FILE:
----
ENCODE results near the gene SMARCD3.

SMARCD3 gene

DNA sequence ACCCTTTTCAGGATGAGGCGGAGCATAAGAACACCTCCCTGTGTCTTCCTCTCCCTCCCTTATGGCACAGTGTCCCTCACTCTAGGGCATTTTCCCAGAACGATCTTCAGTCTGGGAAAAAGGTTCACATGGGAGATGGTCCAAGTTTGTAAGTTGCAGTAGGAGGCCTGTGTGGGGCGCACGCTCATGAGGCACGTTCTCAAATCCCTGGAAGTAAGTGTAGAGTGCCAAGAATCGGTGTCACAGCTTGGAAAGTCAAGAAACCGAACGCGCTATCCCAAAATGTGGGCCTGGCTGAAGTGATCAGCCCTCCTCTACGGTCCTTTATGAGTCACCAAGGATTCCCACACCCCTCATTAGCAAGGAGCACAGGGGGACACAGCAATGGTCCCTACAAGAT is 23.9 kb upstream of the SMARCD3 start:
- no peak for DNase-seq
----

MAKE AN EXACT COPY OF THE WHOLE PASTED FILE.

ENCODE results near the gene SMARCD3.

SMARCD3 gene

DNA sequence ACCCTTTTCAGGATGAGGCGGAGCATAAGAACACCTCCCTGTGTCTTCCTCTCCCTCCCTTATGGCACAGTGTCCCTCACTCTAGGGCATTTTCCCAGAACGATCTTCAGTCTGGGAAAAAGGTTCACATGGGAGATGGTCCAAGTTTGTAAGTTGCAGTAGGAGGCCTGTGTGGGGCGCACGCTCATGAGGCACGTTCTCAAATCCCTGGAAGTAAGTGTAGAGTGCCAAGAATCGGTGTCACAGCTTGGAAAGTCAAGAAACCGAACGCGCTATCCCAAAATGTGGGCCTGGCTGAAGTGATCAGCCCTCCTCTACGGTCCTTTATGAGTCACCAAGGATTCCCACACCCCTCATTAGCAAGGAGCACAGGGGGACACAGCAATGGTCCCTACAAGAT is 23.9 kb upstream of the SMARCD3 start:
- no peak for DNase-seq